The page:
Malaria is currently treated using drugs that kill the parasites. However, as the parasites evolve, they have become increasingly resistant to existing treatments such as chloroquine and mefloquine, and there is some evidence of increasing resistance against even the most effect and newest treatments, artemisinin derivatives such as artesunate.

"Malaria parasites are evolving, making our current treatments increasingly less effective," says Professor Alister Craig from the Liverpool School of Tropical Medicine, who collaborated on the project. "This suggests we need to approach the problem using a different strategy. A drug which prevents disease rather than killing the parasite might be important because it could retain natural inoculation in the patient, limiting damage caused by the parasite and providing protection from further infection."

The research was carried out by interfering with the function of specific genes on a scale not previously attempted in the malaria parasite. By blocking or "knocking out" the function of these genes the team was able to identify those important for allowing the parasite to stick to the walls of blood vessels.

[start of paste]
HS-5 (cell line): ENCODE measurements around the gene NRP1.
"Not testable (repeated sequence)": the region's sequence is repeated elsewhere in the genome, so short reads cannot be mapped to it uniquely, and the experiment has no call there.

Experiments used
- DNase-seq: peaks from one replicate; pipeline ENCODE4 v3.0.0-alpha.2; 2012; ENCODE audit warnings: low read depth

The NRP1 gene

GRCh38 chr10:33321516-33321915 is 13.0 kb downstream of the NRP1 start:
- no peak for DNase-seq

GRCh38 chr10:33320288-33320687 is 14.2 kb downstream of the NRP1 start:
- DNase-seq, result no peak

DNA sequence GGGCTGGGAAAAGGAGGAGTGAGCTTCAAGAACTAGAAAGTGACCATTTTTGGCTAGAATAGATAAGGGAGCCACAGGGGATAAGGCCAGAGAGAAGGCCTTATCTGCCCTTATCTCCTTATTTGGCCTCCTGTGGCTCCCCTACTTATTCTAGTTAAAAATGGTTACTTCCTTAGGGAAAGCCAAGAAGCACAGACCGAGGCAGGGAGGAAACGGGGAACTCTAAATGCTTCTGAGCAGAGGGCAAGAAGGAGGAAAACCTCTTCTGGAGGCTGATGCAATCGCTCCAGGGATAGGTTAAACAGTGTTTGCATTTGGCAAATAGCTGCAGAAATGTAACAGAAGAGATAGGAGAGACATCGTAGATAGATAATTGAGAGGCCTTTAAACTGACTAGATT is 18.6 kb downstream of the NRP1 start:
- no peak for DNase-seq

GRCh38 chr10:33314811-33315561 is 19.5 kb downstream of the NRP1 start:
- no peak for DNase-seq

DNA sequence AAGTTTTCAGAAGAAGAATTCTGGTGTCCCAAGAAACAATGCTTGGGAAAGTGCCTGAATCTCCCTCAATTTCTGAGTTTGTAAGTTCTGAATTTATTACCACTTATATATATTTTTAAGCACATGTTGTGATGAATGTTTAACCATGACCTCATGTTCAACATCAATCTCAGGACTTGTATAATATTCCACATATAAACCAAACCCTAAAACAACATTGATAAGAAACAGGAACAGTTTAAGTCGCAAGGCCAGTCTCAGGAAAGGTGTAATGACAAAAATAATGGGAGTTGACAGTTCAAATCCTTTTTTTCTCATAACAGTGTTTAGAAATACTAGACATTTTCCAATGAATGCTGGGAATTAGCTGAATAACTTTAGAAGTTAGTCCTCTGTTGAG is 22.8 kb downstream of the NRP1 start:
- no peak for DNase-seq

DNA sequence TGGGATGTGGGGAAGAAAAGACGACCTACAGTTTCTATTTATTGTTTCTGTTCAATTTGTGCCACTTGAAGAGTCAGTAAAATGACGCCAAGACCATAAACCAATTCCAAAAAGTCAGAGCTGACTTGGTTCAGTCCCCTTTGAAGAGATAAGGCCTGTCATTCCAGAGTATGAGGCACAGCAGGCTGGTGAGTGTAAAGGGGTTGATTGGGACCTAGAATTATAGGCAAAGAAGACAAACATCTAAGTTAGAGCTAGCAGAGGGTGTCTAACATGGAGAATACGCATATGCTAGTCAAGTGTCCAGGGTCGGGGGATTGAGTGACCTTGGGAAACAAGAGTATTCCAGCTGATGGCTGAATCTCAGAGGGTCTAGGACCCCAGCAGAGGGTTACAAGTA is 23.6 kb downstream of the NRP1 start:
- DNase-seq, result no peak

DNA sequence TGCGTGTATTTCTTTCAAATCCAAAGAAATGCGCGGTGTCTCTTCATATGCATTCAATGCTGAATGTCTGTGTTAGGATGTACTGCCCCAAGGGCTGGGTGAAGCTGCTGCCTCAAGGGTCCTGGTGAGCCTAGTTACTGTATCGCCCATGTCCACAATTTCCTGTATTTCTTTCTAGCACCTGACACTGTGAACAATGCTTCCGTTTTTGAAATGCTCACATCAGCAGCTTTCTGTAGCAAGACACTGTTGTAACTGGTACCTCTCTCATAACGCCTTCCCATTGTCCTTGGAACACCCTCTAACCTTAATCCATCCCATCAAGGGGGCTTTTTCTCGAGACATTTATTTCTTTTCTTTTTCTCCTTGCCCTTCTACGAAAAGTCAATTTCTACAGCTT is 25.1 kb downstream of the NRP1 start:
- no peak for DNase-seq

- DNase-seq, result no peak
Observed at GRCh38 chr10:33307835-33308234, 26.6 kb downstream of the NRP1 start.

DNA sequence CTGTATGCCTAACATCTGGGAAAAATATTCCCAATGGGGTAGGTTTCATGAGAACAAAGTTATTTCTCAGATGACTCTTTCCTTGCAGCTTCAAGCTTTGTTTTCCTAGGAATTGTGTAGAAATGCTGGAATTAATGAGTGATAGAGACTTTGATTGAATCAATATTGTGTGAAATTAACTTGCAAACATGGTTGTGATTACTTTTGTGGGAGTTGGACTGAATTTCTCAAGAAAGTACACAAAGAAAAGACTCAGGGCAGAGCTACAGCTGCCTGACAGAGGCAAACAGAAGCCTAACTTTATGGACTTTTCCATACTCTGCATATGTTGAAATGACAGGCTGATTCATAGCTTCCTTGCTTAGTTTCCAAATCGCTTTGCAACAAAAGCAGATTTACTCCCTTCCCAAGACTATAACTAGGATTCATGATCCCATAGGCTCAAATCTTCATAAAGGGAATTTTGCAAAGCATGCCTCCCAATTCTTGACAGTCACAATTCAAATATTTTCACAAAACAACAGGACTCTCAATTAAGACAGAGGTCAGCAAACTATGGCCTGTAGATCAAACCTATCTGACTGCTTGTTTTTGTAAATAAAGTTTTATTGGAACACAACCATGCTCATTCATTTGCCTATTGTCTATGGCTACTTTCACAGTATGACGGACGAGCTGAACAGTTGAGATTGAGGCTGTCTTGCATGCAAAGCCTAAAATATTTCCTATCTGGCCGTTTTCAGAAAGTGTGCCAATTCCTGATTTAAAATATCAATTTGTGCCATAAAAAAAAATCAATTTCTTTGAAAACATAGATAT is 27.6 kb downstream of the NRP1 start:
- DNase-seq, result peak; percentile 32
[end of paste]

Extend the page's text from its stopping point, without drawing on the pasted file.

Contact: Craig Brierley
Wellcome Trust

Related medicine news :

1. 9/11 Workers Refute Citys Allegation of Discovery Abuse and Malingering
2. Discovery of gene mechanism could bring about new ways to treat metastatic cancer
3. MYSTERY ER Season 2 Takes Viewers Behind the Curtain for Real-Life Medical Mysteries on Discovery Health
4. NIAID creates HIV vaccine discovery branch
5. Could new discovery about a shape-shifting protein lead to a mighty morpheein bacteria fighter?
6. Core Informatics Deploys Core LIMS to Support Antibody Discovery at Fabrus
7. Dynamin drug discovery team win prestigious international epilepsy grant
8. Singapore Is One of the Fastest Growing Bioclusters in Asia; Wave of Investments in Drug Discovery and Translational Research
9. New Molecule Discovery Shows Promise Against Tamoxifen-Resistant Breast Cancers
10. Stem cell discovery sheds light on placenta development
11. Discovery of new signal pathway important to diabetes research
Post Your Comments: